The world has been going through so much change over the past 10-20 years. Through globalization, there are very few places that still retain the essence of the “good old” days. Western culture has permeated much of the Eastern world but there are still some places that have retained quite a bit of the Eastern charm.
Yogyakarta was one of those places.
I sensed it the moment we stepped off the plane onto the tarmac and faced a small old building that they call their airport.
Inside the terminal there was the hustle and bustle of locals and very few Westerners. Things were old, worn, and had lots of character. Just the way I like it.
We hired a driver from the airport to drive us to our hotel. Our hotel was spectacular. It was an old Dutch mansion that was built in 1918. It was fully renovated but still held the essence of the old world. We had a gorgeous room overlooking the pool which was an amazing site to see.
The floors and bathroom were marble. The bed sheets were soft and the pillows perfect. It was like being in a palace.
But do you want to know what we appreciated most about the hotel? Not the lavish rooms, picturesque pool, the outstanding service, or the old world charm. Don’t get me wrong. We loved those things.
But the thing we appreciated the most was the shower.
I’m not talking about the beauty of the shower either. I am talking about the water pressure.
Eighty percent of our trip had been showers that were either unusable, freezing cold, or plagued with water dripping out at a pace that resembled a leaky faucet.
It is amazing how you begin to appreciate the little things when you know longer have them.
My life in Singapore was really good. I had a really good shower. The water pressure was excellent and I never had an issue with hot or cold water. Do you know what happens when you have a perfect shower?
You find other things to complain about. We always find things to complain about. That is just who we are as human beings.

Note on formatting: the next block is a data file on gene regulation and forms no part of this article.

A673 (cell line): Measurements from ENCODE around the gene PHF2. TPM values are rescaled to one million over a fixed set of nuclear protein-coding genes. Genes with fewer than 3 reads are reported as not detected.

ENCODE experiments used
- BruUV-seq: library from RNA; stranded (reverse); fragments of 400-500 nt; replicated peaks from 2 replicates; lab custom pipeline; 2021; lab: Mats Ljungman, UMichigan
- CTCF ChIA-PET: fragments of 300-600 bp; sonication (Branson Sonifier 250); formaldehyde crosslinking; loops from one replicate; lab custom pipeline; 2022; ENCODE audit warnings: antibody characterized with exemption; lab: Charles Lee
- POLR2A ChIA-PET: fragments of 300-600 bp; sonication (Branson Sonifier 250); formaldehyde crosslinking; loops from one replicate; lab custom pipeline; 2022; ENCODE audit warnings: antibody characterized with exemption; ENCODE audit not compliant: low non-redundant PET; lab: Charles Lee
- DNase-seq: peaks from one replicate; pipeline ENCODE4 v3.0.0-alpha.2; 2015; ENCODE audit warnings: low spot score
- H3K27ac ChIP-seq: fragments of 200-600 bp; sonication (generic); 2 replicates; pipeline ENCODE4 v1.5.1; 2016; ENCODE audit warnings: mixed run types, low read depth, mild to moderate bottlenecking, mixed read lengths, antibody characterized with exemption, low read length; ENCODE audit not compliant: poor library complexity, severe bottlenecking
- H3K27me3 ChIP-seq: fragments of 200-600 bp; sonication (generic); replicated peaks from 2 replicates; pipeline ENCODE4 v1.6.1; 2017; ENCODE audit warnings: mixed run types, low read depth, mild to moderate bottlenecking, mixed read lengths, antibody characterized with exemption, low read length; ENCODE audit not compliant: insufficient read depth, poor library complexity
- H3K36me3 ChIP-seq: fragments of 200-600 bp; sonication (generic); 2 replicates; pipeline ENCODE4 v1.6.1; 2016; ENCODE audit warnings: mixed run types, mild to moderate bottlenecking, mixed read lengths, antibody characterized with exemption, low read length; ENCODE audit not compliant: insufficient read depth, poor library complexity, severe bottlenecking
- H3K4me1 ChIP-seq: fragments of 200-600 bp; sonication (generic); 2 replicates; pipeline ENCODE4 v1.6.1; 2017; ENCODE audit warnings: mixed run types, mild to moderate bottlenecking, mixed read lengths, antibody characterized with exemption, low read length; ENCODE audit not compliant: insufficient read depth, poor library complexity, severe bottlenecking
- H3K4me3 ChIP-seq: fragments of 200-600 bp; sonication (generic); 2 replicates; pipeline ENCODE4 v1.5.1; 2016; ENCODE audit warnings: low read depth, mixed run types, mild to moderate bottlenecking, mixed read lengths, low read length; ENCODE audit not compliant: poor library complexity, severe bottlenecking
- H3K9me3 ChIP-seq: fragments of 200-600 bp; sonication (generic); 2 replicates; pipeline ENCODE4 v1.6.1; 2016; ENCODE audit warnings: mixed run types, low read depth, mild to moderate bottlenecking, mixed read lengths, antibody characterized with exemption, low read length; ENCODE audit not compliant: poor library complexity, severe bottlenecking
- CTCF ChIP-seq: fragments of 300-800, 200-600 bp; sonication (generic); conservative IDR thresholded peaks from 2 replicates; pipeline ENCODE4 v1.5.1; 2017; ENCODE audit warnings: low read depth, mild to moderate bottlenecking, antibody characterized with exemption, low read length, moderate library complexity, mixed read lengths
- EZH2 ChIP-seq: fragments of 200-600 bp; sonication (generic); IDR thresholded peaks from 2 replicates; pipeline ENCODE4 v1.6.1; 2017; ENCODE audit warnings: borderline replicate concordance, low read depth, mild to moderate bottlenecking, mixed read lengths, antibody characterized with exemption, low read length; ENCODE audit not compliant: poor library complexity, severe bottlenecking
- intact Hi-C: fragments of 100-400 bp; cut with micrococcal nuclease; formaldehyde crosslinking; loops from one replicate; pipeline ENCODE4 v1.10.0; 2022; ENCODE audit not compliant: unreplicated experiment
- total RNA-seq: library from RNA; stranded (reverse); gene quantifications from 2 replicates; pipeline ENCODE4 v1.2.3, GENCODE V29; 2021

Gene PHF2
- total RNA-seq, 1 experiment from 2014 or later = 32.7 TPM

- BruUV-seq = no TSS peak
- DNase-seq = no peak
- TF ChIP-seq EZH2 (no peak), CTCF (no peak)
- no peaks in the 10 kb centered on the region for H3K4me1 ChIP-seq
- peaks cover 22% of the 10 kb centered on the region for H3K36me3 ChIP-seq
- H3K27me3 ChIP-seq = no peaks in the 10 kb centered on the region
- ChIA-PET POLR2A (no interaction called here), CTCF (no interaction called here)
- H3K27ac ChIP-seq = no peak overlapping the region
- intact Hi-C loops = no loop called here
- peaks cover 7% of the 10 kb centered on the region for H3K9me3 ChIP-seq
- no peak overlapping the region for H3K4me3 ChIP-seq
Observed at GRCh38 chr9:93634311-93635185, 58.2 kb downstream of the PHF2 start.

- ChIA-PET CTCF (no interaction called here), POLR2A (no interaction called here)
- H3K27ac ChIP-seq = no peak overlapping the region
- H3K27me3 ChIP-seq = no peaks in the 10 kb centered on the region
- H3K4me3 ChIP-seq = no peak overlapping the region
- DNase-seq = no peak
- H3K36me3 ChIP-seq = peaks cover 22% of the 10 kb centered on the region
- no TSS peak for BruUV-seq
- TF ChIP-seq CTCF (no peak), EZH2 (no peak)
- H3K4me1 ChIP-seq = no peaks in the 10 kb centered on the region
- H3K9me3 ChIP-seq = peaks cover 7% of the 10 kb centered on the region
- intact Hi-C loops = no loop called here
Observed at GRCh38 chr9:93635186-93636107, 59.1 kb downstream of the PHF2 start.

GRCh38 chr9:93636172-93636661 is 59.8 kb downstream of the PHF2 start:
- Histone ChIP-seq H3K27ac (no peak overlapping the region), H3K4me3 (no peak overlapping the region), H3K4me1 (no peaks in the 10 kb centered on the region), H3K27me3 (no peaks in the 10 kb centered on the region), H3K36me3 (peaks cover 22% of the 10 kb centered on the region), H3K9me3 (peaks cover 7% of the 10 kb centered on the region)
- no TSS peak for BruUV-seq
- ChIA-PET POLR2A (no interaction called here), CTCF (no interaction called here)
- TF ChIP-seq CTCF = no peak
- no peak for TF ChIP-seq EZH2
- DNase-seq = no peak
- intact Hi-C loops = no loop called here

We get comfortable with the luxuries in our life that we call “necessities.” But really, if you are part of the 1 percenters of the world, which you are if you are reading this, what we call necessities are really luxuries.
I was complaining to my friend about having to go a week using a bucket of water to bath with. He started laughing and said, “You call that roughing it. I call it how I grew up. That’s how I bathed my whole life growing up.”
It takes effort to look at our life and realize what are luxuries and what are necessities.
It takes an even bigger effort to practice conscious minimalism. Get rid of some of the stuff you don’t need anymore. Take a cold shower. Stay at substandard accommodations for a week or go camping. Minimalize the distractions in your life and learn to appreciate more.
Every time we increase the standard of living in our life, it becomes the new baseline.
The things we once appreciate we no longer do as we up our game. This way of living can be really exciting but you have to look out for the downside, and the downside can be really big.
We lose ourselves. We lose our happiness, joy for life, and our appreciation for the little things.
Life becomes about achieving more and having more and we lose our sense of self in the process.
I am not saying we should ever lose our drive for achievement or that having more is bad. I wholeheartedly believe we should look for the harmony of drive for achievement and appreciation and gratitude for the little things.
But just think about how much better your life would be if you had a deep sense of appreciation for a nice warm shower with good water pressure.